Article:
You are here

Pets allowed
Not Allowed
Elevation Gain
?
Trail type
Loop
Distance
2.00 mi (3.22 km)
Please respect the outdoors by practicing Leave No Trace. Learn more about how to apply the principles of Leave No Trace on your next outdoor adventure here.

Lewis & Clark Caverns has a long and storied history since its discovery by local ranchers in 1892. It was first explored in 1898 using ropes extending down a long, vertical shaft and breaking through some formations — it was likely never entered by humans before. Private developers offered tours and battled with the Northern Pacific Railroad, who had been granted the land by the U.S. government.

It was eventually established as a national monument in 1908. The land around the cave became the first state park in Montana in 1936. The caverns themselves were disbanded as a national monument on August 24, 1937, and deeded to the state in 1938, becoming a part of the existing state park. The caverns were dedicated in 1941, and the Civilian Conservation Corps built a visitor center. They also formalized existing (and, at the time, illegal) cave tours by building a trail, blasting a new entrance, and creating tunnels and stairs.

Today, the park is a popular place to visit, offering a lovely campground, hiking trails and tours of the cave from May through September. While it is not a pristine cave, it is well-preserved and does not have a lot of visible vandalism. The limestone formations are beautiful and varied. The trail is a bit strenuous but not difficult, with subdued lighting. There are three options for tours. The basic tour ($12 for adults and $5 for children) is two hours and involves a hike of about 2 miles. It includes a moderate climb and 600 steps. There is a shorter tour of just the lowest room accessible via a paved path (also $12 for adults and $5 for children). There is a wild cave tour ($30) using headlamps offered throughout the summer and a candlelight tour in December.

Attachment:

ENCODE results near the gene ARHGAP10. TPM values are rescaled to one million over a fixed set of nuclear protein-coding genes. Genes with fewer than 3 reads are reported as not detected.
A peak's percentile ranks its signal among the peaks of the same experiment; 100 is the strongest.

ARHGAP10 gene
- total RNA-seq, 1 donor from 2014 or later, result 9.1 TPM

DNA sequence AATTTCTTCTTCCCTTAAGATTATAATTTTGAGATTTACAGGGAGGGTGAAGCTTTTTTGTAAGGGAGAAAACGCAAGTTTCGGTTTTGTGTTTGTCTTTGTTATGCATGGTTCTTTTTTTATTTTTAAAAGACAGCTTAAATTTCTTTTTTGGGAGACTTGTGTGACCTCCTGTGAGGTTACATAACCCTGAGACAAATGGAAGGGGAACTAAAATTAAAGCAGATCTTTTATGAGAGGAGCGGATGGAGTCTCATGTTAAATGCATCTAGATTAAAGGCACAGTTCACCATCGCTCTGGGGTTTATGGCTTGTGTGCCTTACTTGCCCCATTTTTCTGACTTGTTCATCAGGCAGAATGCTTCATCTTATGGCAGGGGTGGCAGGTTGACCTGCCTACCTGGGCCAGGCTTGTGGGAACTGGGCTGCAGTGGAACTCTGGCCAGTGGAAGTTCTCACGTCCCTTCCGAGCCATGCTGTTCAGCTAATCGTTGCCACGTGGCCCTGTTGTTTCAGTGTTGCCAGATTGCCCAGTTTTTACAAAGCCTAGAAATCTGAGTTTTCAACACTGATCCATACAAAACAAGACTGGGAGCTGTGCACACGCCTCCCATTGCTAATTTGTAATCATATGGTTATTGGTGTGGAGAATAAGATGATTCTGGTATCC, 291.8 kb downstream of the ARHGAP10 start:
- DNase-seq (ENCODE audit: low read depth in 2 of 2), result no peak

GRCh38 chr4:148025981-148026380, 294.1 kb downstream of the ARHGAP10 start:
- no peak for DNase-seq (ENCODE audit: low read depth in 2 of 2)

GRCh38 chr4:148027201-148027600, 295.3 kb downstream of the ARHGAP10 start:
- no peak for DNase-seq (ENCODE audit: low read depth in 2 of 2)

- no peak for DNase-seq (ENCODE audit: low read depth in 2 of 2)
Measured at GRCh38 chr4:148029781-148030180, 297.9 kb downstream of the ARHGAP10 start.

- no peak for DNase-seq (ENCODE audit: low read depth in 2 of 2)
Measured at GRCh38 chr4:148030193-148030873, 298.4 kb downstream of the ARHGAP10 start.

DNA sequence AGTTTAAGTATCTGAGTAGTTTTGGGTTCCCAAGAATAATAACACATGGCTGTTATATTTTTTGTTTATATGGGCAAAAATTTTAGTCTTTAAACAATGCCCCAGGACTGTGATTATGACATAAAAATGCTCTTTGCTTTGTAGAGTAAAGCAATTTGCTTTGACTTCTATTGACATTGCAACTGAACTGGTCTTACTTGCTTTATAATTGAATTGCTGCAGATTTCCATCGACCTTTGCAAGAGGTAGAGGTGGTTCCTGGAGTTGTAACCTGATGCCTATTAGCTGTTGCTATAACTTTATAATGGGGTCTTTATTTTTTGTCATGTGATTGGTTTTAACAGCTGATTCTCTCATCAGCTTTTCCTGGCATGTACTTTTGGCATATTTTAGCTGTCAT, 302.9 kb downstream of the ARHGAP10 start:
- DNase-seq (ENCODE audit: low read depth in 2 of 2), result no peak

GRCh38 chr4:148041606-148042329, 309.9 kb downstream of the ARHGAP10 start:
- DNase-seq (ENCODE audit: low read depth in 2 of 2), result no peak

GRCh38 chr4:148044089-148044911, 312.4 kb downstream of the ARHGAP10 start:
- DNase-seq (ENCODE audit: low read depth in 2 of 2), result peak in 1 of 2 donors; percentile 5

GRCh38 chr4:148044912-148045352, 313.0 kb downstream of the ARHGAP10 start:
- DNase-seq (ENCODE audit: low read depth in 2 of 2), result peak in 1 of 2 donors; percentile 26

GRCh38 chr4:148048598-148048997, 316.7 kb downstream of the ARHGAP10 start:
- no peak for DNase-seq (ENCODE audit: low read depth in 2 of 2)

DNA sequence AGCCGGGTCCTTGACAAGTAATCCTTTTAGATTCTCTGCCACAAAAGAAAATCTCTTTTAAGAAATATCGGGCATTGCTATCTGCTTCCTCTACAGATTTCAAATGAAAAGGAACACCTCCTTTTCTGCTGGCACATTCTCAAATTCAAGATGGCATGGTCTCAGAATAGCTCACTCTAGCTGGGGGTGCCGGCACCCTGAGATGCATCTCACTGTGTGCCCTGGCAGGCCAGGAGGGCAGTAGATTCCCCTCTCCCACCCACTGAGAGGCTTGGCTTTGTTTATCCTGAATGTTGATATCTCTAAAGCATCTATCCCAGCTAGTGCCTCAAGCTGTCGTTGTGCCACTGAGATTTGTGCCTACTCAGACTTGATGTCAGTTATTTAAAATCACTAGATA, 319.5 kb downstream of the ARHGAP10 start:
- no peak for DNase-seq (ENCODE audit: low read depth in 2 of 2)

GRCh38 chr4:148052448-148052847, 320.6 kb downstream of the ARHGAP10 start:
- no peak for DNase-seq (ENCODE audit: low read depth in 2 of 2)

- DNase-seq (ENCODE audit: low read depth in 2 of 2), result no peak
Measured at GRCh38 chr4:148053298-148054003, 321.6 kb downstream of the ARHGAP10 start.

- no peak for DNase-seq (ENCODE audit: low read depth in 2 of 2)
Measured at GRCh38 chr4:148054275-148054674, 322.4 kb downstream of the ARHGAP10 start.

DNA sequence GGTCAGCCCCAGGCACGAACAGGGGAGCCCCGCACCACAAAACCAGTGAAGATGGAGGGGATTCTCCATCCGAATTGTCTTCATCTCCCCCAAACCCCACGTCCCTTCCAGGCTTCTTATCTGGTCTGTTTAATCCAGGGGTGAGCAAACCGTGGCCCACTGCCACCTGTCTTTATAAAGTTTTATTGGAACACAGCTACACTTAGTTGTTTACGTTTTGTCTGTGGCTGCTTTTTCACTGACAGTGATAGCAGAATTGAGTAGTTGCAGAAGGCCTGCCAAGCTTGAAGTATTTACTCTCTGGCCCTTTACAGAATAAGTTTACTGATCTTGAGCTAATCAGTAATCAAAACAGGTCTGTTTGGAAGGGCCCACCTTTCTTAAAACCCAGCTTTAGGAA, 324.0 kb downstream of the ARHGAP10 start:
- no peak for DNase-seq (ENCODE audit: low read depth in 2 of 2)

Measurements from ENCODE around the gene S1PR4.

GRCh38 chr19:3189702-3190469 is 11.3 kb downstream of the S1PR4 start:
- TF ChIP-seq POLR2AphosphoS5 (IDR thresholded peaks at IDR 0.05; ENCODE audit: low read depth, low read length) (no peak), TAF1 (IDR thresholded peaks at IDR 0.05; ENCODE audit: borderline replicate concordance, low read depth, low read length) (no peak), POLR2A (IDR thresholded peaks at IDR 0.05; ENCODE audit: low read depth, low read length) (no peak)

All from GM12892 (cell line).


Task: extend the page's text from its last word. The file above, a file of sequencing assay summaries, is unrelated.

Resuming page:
The basic tour involves a 0.75-mile hike up a trail with a moderate grade and nice views of the surrounding area. Inside the cave the trail winds down over 600 steps through narrow and low passages and along steep drop-offs. There are handrails in all of the steep areas. The route is challenging enough to be fun, but it is not dangerous.
 

Logistics + Planning

Preferable season(s)

Spring
Summer
Fall

Congestion

High

Parking Pass

State Park Fee

Pros

Beautiful formations. Fun and interesting route through the cave. Three tour options for most ability levels.

Cons

Only accessible on a paid tour. Not a pristine cave.

Trailhead Elevation

5,300.00 ft (1,615.44 m)

Net Elevation Gain

250.00 ft (76.20 m)

Features

Historically significant
Big vistas
Wildflowers
Cave
Geologically significant

Typically multi-day

No

Location

Field Guide

Nearby Adventures

Nearby Lodging + Camping

Comments

06/17/2018
The Wild Cave tour gives you more thrill and cave exposure.
Have updates, photos, alerts, or just want to leave a comment?
Sign In and share them.